Monday, December 16, 2013

Alex Shimony Online Assignment 4-5

After looking at the information both Google and Facebook have stored about me, I have come to two conclusions.  First, both of these websites have a ridiculous amount of information about me, ranging from my demographics to my interests, and second, that the majority of this information is extremely accurate.  Without me purposefully giving any clues about who I am to Google, it has done a remarkable job of shaping a profile for me.  Here is a sample of some of the interests of mine that Google has collected: computers and electronics, food and drink, humor, online video, rap and hip-hop, and TV shows and programs.  With these “interests” being listed in front of me, it makes a lot of sense why and how Google came to these conclusions.  Both Google and Facebook have only one way of determining who you are as an individual, and that comes from what you type into the search bar or what you like/post on their site.  The scary thing is that millions of people use both of these services on a daily basis.  Google and Facebook are the first and second most visited websites respectively (  With this enormous amount of daily traffic, both of these sites have an almost infinite amount of information to analyze and categorize the people who use them.  This is quite worrisome, especially with the developments in the NSA spying scandal.  If these two corporations have this amount of information about me, imagine what the government knows.  There is almost no way to remain anonymous online.  Not all of this is negative, having advertisements targeted to your interests can be a good thing because instead of being shown an ad for something you have no interest in, and you can now be exposed to products that may potentially be beneficial to you.  An interesting thing I found on the Google page is at the bottom of the website there is an option to opt out of interest based ads on Google.  Now while this might seem like a reassuring thing at face value, the fact that someone has to find this page about the ad settings, and then scroll all the way to the bottom in order to opt out of target based ads is a large hurdle to overcome.  If it weren’t for this class, I probably would of never known about this ad settings page.  I’m assuming that most people are in the same boat as I was a few hours ago, blissfully unaware of this option and unaware of what exactly the Internet knows.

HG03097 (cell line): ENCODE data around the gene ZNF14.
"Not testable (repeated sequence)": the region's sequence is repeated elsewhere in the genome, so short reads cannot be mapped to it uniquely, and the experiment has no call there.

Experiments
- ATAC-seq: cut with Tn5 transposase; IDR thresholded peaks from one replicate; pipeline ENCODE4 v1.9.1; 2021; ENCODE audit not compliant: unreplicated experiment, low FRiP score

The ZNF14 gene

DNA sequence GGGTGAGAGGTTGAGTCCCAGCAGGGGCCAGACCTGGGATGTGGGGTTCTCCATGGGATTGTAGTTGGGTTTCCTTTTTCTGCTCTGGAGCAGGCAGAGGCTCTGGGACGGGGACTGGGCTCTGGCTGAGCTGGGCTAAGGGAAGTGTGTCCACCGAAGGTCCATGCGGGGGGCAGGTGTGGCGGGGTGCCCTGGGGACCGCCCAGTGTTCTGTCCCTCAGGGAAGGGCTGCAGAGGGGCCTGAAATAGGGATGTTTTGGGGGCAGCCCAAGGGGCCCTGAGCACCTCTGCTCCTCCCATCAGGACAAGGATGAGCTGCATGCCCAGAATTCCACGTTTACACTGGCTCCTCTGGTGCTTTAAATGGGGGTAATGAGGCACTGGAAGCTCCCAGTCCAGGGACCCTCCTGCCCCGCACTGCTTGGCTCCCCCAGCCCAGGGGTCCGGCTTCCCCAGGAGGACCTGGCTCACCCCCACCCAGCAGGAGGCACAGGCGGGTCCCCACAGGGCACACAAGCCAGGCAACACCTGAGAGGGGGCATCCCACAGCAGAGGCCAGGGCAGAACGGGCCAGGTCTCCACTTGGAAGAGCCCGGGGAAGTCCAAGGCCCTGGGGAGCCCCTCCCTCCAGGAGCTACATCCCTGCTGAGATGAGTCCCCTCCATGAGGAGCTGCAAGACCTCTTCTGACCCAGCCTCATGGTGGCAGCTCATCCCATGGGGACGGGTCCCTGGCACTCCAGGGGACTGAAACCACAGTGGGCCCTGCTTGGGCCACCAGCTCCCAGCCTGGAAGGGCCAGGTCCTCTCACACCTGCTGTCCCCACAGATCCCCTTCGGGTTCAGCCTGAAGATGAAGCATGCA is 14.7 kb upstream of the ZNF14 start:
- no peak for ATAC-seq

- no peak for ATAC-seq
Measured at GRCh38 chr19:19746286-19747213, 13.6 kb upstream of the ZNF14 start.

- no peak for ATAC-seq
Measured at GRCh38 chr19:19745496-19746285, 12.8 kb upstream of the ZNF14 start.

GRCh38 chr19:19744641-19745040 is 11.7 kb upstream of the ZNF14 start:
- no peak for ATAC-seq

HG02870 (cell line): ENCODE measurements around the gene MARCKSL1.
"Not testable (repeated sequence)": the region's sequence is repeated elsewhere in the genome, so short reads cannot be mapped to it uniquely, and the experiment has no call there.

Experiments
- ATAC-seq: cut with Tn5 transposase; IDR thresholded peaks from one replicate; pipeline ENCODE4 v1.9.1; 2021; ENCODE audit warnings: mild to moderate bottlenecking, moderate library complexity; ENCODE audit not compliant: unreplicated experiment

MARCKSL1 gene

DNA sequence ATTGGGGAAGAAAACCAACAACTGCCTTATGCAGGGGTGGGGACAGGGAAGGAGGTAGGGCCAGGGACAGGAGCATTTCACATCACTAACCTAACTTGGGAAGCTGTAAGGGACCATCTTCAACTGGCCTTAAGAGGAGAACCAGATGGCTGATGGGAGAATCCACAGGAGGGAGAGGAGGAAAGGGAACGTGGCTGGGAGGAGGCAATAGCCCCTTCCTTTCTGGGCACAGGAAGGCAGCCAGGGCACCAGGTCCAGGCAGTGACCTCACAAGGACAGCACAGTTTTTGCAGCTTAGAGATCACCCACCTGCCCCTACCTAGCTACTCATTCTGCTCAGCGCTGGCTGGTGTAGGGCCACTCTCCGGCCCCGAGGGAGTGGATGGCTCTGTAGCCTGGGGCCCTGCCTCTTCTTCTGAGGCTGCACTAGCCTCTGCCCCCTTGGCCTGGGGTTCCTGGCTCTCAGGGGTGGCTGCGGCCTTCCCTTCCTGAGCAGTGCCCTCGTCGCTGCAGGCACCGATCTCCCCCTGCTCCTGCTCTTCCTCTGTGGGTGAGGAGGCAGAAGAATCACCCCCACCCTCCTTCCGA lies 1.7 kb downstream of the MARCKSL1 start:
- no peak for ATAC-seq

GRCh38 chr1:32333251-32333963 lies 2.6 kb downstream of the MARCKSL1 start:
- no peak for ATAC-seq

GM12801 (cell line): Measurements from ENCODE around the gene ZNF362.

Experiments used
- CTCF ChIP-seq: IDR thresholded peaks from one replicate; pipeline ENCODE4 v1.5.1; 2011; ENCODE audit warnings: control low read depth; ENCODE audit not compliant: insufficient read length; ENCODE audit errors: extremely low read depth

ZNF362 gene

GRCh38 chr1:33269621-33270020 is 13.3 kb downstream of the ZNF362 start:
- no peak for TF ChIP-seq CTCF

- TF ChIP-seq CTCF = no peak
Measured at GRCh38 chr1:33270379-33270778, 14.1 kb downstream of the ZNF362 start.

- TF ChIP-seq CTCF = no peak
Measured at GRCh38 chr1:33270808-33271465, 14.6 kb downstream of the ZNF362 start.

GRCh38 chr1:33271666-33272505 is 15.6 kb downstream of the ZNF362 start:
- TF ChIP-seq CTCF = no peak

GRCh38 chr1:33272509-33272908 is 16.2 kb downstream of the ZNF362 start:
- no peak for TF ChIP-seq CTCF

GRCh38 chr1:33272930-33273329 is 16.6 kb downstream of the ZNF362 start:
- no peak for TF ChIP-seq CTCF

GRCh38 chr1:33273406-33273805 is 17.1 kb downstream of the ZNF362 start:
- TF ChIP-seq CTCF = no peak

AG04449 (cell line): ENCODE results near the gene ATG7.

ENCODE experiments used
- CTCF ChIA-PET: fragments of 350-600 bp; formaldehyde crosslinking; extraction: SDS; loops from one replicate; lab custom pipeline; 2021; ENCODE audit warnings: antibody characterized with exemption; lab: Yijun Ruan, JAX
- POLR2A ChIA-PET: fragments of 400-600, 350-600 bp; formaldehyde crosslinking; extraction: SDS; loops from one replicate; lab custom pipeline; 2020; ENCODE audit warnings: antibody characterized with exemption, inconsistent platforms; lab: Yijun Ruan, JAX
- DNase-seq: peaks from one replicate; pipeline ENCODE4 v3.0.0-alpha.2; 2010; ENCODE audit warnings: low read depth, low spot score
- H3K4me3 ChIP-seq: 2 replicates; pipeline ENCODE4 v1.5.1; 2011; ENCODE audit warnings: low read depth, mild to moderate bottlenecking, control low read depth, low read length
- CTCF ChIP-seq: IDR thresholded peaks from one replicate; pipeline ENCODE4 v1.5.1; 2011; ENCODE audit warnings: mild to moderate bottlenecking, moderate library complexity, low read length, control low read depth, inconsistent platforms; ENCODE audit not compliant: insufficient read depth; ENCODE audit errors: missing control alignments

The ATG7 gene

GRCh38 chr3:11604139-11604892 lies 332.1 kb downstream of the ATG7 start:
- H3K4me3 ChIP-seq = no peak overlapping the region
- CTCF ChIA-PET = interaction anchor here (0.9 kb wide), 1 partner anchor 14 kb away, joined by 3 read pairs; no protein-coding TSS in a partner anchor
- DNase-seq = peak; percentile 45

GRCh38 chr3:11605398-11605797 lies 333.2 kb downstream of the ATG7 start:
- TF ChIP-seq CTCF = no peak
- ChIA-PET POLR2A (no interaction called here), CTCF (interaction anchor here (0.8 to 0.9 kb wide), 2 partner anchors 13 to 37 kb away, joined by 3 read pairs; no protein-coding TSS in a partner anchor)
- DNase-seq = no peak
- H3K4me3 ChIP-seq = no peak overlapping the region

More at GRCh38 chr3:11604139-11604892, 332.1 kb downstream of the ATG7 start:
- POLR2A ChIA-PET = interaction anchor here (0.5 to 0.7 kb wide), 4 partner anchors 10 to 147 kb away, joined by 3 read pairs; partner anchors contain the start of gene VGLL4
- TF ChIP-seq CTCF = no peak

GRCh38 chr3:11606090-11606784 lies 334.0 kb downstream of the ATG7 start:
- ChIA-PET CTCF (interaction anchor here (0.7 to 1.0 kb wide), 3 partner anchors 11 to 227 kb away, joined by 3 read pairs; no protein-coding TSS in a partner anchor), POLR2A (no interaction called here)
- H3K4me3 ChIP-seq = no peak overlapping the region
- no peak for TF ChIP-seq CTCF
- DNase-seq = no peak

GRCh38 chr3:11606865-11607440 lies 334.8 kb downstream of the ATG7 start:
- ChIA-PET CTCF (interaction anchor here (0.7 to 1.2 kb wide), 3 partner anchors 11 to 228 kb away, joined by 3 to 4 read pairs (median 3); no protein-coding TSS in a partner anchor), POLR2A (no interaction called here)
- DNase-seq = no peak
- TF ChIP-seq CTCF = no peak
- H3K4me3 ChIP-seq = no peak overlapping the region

This all being said, it may be time for people to take a hard look at their Internet usage and make some changes.  While it’s extremely convenient to type in any question that pops into your head into Google, these seemingly inconsequential actions are in fact just the opposite.  With the Internet comes greater connections between people and more access to information for the general population (lecture), but when is too much? With the positives come the negatives, by allowing people to search whatever pops in their head it also creates a bridge from websites to know exactly what we are thinking. 

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